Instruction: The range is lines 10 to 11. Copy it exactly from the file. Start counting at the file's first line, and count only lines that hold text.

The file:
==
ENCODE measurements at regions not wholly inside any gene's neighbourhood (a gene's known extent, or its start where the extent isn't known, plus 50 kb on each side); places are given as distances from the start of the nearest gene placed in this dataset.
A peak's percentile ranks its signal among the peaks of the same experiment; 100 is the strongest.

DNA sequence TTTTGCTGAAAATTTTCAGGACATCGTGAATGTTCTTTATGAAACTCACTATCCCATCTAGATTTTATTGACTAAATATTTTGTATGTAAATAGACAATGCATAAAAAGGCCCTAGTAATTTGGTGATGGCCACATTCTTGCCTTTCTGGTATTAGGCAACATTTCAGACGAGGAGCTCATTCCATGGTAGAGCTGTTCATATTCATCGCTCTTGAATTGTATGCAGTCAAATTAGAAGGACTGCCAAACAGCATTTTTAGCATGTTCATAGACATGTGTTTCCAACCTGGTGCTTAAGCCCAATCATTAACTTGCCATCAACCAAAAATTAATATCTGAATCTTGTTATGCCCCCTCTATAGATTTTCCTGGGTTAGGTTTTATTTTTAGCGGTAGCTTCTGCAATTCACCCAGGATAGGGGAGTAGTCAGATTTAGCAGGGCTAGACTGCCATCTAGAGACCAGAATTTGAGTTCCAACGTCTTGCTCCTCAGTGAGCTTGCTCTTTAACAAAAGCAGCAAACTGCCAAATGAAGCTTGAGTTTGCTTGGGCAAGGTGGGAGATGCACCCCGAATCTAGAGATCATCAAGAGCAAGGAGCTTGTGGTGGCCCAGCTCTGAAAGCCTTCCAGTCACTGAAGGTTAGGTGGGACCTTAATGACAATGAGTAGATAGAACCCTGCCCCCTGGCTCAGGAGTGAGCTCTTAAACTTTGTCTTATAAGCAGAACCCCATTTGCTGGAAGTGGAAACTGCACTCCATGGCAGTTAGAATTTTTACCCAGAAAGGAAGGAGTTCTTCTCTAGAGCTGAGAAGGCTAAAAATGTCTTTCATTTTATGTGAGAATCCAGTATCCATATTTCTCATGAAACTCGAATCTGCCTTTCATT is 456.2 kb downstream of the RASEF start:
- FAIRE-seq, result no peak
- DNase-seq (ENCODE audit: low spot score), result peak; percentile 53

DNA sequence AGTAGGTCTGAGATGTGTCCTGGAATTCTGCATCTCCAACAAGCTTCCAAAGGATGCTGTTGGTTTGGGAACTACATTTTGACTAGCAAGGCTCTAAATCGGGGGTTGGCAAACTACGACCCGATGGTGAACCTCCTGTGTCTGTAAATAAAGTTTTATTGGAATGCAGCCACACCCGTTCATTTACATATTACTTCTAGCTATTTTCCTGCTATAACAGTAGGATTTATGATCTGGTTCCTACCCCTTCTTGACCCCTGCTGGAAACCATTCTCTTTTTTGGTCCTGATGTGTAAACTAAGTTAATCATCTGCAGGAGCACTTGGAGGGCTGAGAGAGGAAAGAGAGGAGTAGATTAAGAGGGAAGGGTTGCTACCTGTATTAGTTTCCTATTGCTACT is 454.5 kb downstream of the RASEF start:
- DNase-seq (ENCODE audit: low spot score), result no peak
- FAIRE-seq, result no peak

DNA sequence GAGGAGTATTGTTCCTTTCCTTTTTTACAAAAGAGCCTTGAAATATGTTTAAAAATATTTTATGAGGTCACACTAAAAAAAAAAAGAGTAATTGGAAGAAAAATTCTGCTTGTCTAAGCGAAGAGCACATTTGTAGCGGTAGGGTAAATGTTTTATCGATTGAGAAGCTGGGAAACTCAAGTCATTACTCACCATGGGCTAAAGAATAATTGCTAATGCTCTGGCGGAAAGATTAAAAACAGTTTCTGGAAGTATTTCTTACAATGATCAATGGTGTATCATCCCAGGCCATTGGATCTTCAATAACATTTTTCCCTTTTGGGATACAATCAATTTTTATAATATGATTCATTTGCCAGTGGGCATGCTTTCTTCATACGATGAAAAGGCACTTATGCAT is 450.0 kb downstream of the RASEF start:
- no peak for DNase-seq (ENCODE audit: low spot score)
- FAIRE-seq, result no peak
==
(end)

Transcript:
- no peak for DNase-seq (ENCODE audit: low spot score)
- FAIRE-seq, result no peak